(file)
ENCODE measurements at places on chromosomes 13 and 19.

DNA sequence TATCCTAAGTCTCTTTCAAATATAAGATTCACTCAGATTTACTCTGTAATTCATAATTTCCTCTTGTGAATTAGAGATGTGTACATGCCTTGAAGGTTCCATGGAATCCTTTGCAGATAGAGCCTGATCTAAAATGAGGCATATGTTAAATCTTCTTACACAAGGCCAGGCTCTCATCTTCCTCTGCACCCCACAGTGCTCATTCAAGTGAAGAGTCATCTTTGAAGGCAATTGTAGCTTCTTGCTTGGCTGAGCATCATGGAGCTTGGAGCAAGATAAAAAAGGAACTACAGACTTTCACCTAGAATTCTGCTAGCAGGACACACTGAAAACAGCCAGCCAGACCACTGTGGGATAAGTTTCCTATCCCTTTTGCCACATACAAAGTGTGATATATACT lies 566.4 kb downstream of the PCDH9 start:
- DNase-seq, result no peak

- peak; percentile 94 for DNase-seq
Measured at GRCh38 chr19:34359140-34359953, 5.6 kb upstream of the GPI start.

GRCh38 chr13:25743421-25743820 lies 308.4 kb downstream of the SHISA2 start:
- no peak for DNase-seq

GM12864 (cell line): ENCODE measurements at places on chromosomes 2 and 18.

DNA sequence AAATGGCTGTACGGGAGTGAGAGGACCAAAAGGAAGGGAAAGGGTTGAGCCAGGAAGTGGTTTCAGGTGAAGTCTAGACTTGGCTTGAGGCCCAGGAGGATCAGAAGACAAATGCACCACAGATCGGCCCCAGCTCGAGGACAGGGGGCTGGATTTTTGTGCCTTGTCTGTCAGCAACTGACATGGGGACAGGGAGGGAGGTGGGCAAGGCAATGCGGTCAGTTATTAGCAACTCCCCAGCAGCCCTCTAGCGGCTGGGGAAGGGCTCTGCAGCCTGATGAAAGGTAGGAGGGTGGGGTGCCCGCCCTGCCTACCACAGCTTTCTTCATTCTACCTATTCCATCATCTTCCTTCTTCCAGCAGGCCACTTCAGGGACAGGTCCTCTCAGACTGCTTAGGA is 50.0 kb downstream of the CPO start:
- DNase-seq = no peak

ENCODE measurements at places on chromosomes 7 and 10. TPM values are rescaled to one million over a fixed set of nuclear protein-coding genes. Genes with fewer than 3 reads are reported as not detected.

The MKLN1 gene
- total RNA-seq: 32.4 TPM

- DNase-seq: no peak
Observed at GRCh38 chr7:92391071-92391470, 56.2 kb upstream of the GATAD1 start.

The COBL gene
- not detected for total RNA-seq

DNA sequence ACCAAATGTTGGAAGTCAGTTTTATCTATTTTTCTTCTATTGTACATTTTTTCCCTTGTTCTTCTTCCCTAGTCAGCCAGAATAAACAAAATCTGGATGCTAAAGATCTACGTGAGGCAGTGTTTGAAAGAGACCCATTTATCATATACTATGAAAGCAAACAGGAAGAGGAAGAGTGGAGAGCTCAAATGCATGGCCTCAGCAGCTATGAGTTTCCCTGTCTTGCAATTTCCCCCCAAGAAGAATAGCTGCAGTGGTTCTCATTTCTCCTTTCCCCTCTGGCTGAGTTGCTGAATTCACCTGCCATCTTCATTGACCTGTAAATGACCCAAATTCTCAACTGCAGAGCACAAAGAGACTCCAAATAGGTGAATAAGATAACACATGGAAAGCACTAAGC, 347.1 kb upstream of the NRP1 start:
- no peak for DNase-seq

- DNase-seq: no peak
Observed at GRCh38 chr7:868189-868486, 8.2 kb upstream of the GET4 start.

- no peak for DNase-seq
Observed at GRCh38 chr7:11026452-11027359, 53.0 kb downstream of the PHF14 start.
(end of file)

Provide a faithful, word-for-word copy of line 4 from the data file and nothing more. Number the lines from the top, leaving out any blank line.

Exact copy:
- peak; percentile 94 for DNase-seq